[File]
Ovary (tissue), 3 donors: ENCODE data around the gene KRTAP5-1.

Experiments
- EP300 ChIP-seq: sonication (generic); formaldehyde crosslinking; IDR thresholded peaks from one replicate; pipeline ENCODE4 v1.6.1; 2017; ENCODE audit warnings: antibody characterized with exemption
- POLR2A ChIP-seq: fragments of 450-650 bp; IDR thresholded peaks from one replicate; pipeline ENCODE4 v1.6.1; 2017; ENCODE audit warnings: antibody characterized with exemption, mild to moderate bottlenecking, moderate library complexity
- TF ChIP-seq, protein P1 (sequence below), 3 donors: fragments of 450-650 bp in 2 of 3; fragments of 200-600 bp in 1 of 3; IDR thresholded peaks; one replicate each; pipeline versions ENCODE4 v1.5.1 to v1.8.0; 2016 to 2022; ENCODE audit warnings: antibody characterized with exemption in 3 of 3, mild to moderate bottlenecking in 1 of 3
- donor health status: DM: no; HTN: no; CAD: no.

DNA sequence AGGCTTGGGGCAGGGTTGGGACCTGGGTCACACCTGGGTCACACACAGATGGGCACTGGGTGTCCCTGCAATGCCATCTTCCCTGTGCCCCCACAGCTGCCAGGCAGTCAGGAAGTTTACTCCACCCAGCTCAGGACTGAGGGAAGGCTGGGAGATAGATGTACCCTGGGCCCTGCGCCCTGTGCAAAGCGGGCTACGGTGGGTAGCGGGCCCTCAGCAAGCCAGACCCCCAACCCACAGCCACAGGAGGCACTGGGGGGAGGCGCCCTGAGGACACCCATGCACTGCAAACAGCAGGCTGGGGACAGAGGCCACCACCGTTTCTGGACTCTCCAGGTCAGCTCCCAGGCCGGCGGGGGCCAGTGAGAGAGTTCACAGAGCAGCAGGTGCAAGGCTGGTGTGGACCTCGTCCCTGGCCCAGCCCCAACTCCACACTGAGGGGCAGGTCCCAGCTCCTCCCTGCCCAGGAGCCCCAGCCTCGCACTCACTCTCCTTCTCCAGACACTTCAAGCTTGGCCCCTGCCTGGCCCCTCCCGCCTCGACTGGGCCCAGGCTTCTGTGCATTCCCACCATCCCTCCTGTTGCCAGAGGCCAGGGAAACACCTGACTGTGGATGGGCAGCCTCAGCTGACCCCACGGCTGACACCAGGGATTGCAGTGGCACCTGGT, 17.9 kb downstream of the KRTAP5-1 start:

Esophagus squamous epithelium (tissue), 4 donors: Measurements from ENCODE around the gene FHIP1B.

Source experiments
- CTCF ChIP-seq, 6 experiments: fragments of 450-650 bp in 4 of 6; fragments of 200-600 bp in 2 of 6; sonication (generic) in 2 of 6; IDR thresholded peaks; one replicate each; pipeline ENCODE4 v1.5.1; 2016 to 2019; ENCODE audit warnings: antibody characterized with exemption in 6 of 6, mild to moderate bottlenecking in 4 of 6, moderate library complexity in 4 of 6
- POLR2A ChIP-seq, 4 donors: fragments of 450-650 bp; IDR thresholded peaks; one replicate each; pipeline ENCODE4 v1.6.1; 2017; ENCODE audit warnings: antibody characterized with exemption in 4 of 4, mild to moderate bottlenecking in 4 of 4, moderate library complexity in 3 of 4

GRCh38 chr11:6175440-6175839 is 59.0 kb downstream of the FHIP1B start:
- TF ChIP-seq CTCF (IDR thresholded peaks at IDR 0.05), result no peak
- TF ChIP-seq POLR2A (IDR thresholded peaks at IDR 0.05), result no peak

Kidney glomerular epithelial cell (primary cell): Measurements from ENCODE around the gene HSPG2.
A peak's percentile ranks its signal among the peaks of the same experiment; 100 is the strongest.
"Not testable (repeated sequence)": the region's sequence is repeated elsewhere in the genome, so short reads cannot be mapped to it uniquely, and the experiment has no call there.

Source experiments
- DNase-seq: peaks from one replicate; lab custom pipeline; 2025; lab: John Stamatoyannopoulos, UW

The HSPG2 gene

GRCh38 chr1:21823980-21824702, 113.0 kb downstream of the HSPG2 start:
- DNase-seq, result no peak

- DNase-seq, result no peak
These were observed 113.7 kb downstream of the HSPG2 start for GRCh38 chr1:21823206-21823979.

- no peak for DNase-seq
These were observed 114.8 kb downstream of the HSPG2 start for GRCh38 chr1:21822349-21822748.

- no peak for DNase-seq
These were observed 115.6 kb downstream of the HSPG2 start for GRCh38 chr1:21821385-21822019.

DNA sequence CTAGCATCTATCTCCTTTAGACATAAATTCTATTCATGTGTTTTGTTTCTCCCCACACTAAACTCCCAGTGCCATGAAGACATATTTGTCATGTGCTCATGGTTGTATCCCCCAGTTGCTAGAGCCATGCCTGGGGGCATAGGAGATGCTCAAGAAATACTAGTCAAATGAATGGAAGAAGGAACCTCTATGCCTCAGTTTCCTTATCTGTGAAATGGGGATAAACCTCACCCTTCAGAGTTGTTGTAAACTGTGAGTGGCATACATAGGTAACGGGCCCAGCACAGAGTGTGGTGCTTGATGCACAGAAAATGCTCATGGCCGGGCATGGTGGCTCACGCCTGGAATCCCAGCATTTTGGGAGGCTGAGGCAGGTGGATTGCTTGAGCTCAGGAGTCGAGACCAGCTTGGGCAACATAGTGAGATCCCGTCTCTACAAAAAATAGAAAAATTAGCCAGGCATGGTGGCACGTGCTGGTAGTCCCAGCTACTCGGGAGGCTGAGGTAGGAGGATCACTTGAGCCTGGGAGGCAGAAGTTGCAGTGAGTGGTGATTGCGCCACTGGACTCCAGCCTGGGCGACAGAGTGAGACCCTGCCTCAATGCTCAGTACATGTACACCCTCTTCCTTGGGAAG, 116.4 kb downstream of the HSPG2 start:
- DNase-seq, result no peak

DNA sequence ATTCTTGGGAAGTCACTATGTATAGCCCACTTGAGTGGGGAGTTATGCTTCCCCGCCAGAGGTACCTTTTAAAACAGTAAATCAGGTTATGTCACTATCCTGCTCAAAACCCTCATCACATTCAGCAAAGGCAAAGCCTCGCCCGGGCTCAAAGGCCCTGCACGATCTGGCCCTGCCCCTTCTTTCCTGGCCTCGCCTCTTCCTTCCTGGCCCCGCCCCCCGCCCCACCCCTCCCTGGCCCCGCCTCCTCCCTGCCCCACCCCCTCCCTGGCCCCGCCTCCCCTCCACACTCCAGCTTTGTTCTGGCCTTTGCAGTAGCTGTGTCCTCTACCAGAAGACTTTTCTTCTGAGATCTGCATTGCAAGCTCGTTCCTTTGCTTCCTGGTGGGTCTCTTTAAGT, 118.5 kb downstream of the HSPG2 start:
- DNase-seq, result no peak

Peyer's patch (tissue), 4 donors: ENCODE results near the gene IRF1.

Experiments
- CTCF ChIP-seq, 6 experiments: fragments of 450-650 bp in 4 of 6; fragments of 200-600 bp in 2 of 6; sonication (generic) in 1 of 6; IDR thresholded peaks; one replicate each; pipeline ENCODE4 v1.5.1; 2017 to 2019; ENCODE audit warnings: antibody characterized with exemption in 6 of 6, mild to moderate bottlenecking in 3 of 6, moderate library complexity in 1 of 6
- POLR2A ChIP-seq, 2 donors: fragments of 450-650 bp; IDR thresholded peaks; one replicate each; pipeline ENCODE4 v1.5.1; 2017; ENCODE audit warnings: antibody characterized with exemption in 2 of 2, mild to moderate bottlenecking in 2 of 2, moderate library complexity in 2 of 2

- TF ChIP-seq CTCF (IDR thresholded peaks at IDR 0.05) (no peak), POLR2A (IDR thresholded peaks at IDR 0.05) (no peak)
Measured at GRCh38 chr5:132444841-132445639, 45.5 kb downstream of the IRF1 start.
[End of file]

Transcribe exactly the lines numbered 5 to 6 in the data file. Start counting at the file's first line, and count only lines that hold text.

- TF ChIP-seq, protein P1 (sequence below), 3 donors: fragments of 450-650 bp in 2 of 3; fragments of 200-600 bp in 1 of 3; IDR thresholded peaks; one replicate each; pipeline versions ENCODE4 v1.5.1 to v1.8.0; 2016 to 2022; ENCODE audit warnings: antibody characterized with exemption in 3 of 3, mild to moderate bottlenecking in 1 of 3
- donor health status: DM: no; HTN: no; CAD: no.